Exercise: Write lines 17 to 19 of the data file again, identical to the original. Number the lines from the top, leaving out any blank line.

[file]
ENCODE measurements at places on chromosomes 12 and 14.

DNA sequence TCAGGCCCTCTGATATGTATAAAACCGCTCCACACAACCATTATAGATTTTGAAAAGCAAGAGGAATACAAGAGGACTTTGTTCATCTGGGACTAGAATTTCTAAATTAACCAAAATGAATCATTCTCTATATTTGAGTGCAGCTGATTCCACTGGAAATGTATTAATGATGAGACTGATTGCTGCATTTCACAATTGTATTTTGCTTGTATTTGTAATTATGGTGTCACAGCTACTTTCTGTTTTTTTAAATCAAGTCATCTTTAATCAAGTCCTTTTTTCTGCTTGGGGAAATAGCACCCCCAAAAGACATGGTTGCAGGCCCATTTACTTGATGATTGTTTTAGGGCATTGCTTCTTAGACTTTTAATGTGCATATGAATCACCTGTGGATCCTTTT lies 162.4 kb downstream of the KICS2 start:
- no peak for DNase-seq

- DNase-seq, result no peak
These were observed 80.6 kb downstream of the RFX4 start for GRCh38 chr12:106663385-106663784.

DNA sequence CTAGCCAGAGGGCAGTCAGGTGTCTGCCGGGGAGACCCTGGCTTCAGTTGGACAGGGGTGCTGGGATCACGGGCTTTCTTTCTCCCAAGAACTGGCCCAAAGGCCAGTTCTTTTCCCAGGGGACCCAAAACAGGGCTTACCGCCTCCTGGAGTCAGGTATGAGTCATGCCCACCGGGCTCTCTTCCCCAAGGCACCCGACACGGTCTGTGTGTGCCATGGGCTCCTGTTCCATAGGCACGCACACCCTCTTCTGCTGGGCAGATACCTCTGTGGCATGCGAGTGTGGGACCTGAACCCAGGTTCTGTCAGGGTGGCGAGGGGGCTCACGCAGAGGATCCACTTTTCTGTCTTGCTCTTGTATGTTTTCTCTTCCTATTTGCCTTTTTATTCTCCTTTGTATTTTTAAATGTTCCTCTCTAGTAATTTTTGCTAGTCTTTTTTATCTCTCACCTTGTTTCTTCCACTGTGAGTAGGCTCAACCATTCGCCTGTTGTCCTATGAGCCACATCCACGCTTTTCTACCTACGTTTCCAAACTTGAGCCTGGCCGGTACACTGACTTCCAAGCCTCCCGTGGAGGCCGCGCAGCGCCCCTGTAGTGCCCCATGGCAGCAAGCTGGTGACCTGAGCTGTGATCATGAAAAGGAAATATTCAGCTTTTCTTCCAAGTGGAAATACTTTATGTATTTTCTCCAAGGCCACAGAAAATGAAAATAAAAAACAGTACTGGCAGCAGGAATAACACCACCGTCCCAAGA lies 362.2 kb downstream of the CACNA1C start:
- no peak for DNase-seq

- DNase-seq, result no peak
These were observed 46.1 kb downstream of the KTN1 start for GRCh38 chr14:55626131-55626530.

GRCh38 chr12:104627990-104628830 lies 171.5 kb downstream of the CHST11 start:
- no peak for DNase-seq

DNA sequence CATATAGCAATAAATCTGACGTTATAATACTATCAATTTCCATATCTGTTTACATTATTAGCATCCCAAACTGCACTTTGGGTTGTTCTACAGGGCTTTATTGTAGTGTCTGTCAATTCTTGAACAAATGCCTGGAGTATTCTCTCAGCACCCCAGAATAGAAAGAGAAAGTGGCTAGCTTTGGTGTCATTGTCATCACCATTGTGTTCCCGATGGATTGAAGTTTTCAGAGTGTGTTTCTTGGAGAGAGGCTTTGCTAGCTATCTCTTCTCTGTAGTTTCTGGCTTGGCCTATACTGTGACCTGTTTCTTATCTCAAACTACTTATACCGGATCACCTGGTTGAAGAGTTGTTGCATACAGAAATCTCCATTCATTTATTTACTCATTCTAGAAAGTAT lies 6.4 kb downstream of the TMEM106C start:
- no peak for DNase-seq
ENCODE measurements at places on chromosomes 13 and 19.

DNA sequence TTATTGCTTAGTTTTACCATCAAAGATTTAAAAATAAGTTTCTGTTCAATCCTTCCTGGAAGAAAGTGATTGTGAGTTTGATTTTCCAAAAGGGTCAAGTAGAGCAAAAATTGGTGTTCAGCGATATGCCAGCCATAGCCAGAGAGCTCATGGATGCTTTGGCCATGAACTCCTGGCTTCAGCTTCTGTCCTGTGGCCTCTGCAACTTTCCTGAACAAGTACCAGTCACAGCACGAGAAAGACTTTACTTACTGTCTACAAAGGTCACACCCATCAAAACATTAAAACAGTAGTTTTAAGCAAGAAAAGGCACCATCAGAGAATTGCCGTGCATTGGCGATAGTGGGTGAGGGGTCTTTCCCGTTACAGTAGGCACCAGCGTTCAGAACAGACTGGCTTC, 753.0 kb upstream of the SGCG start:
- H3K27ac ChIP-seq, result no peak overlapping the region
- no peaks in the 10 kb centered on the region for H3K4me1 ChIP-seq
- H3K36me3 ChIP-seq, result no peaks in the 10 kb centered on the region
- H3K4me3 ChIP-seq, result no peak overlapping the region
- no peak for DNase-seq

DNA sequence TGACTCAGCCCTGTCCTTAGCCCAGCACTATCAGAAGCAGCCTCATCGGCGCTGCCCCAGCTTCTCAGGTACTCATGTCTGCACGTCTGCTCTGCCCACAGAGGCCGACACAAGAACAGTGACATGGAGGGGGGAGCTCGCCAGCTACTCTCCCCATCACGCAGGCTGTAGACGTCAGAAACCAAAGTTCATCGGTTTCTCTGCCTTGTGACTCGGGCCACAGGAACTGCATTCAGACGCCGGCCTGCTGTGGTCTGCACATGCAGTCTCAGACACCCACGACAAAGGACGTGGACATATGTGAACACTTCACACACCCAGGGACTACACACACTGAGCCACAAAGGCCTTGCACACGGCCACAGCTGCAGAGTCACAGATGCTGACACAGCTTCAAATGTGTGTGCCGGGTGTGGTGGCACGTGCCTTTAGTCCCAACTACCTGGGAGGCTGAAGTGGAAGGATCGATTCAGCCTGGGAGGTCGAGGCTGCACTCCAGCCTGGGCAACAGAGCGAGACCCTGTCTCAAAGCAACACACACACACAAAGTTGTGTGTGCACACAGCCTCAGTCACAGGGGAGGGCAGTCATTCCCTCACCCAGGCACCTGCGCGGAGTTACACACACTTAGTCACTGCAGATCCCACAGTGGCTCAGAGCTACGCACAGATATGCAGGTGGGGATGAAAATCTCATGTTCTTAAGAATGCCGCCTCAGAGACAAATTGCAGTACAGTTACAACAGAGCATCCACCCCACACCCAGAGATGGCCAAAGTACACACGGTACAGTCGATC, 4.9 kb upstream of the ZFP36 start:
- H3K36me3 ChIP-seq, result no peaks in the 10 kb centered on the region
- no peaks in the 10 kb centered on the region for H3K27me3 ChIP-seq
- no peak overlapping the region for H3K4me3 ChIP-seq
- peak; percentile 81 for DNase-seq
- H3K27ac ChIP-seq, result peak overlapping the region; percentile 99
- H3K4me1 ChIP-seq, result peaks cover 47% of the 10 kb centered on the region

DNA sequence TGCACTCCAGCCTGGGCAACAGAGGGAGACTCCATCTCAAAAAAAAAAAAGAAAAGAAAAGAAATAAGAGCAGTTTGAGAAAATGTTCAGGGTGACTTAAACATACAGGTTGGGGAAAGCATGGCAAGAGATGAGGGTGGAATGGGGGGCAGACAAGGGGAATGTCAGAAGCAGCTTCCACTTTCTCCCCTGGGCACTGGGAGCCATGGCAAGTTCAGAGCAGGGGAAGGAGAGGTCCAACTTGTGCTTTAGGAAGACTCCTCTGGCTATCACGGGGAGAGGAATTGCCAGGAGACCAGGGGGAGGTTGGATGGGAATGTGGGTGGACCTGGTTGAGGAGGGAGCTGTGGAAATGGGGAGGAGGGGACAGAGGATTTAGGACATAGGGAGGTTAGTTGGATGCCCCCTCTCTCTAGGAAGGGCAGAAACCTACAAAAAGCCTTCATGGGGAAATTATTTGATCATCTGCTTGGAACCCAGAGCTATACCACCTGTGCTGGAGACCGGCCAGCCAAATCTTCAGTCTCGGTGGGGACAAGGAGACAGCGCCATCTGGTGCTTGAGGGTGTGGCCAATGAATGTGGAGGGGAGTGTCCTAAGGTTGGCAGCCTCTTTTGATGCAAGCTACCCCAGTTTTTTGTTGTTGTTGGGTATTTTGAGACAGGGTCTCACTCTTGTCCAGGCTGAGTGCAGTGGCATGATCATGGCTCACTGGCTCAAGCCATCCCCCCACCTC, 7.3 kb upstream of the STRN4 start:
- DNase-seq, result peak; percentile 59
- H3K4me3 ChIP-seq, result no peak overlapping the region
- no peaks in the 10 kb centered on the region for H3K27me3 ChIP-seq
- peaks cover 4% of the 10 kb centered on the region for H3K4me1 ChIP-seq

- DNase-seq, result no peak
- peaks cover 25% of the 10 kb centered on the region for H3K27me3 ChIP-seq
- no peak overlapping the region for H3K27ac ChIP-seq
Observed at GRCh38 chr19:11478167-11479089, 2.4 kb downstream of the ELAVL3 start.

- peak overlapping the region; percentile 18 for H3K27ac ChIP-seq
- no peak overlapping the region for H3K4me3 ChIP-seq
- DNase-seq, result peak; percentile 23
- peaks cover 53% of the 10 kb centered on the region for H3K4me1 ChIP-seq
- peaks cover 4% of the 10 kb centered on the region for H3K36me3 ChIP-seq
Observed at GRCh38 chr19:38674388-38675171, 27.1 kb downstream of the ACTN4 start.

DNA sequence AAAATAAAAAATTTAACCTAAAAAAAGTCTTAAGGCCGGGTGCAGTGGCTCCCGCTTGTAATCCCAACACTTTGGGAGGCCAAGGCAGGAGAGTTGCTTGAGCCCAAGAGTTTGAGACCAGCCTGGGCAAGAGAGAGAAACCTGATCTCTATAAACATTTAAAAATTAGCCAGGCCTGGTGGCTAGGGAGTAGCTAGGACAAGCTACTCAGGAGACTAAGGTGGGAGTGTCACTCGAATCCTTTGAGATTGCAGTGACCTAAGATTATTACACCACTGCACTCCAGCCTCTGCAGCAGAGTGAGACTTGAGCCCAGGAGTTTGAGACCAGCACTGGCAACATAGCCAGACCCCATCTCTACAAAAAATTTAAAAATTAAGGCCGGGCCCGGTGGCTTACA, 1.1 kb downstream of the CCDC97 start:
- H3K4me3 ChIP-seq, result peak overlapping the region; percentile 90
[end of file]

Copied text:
- no peaks in the 10 kb centered on the region for H3K4me1 ChIP-seq
- H3K36me3 ChIP-seq, result no peaks in the 10 kb centered on the region
- H3K4me3 ChIP-seq, result no peak overlapping the region